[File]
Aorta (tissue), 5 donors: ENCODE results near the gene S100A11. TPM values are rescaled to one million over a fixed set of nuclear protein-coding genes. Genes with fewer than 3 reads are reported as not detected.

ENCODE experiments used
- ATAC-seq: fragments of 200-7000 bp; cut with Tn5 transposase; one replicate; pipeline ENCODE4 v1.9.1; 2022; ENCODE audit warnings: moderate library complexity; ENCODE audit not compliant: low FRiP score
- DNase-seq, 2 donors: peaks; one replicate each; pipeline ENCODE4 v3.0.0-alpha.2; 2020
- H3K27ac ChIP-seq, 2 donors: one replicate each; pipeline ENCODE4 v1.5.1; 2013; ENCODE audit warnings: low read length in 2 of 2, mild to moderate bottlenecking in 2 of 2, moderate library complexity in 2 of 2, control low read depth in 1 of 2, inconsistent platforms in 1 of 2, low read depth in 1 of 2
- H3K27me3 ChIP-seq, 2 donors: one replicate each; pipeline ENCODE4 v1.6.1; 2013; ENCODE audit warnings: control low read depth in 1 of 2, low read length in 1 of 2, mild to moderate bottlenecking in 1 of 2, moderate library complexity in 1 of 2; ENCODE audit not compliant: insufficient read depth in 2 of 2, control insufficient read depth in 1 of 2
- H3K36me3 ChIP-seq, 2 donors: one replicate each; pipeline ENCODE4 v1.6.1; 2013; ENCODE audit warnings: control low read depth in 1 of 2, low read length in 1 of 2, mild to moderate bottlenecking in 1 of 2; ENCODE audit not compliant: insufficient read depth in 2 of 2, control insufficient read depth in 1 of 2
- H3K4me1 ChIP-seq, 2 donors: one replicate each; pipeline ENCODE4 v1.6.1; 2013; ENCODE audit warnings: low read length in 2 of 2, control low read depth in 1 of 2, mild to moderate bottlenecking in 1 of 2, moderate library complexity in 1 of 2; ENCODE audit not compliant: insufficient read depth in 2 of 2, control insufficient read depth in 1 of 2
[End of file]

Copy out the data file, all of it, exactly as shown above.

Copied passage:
Aorta (tissue), 5 donors: ENCODE results near the gene S100A11. TPM values are rescaled to one million over a fixed set of nuclear protein-coding genes. Genes with fewer than 3 reads are reported as not detected.

ENCODE experiments used
- ATAC-seq: fragments of 200-7000 bp; cut with Tn5 transposase; one replicate; pipeline ENCODE4 v1.9.1; 2022; ENCODE audit warnings: moderate library complexity; ENCODE audit not compliant: low FRiP score
- DNase-seq, 2 donors: peaks; one replicate each; pipeline ENCODE4 v3.0.0-alpha.2; 2020
- H3K27ac ChIP-seq, 2 donors: one replicate each; pipeline ENCODE4 v1.5.1; 2013; ENCODE audit warnings: low read length in 2 of 2, mild to moderate bottlenecking in 2 of 2, moderate library complexity in 2 of 2, control low read depth in 1 of 2, inconsistent platforms in 1 of 2, low read depth in 1 of 2
- H3K27me3 ChIP-seq, 2 donors: one replicate each; pipeline ENCODE4 v1.6.1; 2013; ENCODE audit warnings: control low read depth in 1 of 2, low read length in 1 of 2, mild to moderate bottlenecking in 1 of 2, moderate library complexity in 1 of 2; ENCODE audit not compliant: insufficient read depth in 2 of 2, control insufficient read depth in 1 of 2
- H3K36me3 ChIP-seq, 2 donors: one replicate each; pipeline ENCODE4 v1.6.1; 2013; ENCODE audit warnings: control low read depth in 1 of 2, low read length in 1 of 2, mild to moderate bottlenecking in 1 of 2; ENCODE audit not compliant: insufficient read depth in 2 of 2, control insufficient read depth in 1 of 2
- H3K4me1 ChIP-seq, 2 donors: one replicate each; pipeline ENCODE4 v1.6.1; 2013; ENCODE audit warnings: low read length in 2 of 2, control low read depth in 1 of 2, mild to moderate bottlenecking in 1 of 2, moderate library complexity in 1 of 2; ENCODE audit not compliant: insufficient read depth in 2 of 2, control insufficient read depth in 1 of 2